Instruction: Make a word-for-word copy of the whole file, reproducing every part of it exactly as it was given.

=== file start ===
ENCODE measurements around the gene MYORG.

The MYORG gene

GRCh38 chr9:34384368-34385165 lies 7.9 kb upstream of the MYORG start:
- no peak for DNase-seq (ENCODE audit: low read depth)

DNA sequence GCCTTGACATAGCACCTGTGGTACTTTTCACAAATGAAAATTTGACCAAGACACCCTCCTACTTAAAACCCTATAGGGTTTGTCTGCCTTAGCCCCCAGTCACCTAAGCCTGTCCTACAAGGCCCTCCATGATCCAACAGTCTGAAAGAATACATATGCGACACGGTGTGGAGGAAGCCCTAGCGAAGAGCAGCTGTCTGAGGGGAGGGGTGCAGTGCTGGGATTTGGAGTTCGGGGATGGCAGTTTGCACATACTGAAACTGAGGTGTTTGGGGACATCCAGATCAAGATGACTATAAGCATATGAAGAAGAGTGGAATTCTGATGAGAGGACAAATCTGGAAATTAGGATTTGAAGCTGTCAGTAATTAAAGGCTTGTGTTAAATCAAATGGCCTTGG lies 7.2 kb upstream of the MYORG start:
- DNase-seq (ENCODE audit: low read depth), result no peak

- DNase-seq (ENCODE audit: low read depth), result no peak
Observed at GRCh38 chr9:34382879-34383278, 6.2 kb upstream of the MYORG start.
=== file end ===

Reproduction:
ENCODE measurements around the gene MYORG.

The MYORG gene

GRCh38 chr9:34384368-34385165 lies 7.9 kb upstream of the MYORG start:
- no peak for DNase-seq (ENCODE audit: low read depth)

DNA sequence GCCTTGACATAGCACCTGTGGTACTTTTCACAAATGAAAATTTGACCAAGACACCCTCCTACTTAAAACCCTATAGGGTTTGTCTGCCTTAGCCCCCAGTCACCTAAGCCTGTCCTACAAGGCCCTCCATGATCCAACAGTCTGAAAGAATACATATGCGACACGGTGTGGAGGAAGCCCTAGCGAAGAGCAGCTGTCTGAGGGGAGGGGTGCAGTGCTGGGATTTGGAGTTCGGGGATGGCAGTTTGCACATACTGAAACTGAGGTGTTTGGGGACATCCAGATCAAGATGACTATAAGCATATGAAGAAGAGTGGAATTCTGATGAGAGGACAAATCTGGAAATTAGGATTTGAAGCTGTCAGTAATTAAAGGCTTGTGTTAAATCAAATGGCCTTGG lies 7.2 kb upstream of the MYORG start:
- DNase-seq (ENCODE audit: low read depth), result no peak

- DNase-seq (ENCODE audit: low read depth), result no peak
Observed at GRCh38 chr9:34382879-34383278, 6.2 kb upstream of the MYORG start.